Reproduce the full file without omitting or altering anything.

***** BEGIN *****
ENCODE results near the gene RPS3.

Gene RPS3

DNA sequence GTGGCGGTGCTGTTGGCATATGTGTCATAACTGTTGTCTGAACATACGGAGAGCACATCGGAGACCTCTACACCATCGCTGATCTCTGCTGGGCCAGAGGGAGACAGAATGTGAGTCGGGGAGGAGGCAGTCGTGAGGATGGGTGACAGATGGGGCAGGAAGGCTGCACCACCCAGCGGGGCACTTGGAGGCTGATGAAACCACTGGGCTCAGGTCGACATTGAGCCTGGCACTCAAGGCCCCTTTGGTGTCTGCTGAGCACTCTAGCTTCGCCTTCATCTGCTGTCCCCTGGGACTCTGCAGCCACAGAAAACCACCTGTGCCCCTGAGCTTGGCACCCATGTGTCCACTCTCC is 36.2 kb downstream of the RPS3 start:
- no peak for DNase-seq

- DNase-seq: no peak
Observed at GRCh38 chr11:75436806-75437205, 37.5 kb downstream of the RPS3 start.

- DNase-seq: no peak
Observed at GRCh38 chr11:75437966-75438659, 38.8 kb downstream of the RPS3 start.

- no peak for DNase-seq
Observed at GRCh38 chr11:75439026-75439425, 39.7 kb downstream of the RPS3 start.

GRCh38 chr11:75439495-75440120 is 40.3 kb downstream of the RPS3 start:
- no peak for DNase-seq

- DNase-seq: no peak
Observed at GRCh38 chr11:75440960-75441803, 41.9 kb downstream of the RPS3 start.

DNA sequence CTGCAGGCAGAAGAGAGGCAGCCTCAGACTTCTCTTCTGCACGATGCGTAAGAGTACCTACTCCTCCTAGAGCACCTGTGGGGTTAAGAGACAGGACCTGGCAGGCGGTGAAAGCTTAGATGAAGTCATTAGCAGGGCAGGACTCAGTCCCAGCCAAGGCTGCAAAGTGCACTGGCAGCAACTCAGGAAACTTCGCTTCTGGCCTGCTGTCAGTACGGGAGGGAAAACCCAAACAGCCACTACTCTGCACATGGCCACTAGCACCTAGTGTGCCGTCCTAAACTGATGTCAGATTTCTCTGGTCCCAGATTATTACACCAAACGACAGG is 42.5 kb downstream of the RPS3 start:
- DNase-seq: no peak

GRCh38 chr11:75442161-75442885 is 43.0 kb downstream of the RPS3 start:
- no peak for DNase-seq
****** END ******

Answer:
ENCODE results near the gene RPS3.

Gene RPS3

DNA sequence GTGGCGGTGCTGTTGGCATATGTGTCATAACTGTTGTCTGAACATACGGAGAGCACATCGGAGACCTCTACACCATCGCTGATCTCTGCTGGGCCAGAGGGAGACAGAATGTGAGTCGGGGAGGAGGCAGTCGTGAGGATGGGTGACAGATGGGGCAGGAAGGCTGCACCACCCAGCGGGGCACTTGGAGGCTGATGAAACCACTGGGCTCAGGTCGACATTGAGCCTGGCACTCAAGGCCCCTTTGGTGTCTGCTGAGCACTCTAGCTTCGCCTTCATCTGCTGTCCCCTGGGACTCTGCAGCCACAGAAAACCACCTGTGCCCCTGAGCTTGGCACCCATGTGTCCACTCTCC is 36.2 kb downstream of the RPS3 start:
- no peak for DNase-seq

- DNase-seq: no peak
Observed at GRCh38 chr11:75436806-75437205, 37.5 kb downstream of the RPS3 start.

- DNase-seq: no peak
Observed at GRCh38 chr11:75437966-75438659, 38.8 kb downstream of the RPS3 start.

- no peak for DNase-seq
Observed at GRCh38 chr11:75439026-75439425, 39.7 kb downstream of the RPS3 start.

GRCh38 chr11:75439495-75440120 is 40.3 kb downstream of the RPS3 start:
- no peak for DNase-seq

- DNase-seq: no peak
Observed at GRCh38 chr11:75440960-75441803, 41.9 kb downstream of the RPS3 start.

DNA sequence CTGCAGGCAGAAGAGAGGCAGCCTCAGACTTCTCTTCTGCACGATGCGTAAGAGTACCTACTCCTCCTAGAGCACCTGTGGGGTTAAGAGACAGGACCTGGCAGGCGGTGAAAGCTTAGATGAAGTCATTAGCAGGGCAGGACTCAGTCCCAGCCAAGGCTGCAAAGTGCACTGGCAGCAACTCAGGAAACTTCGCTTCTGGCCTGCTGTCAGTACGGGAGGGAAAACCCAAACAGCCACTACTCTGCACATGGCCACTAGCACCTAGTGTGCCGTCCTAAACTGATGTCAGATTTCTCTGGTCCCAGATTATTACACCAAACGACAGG is 42.5 kb downstream of the RPS3 start:
- DNase-seq: no peak

GRCh38 chr11:75442161-75442885 is 43.0 kb downstream of the RPS3 start:
- no peak for DNase-seq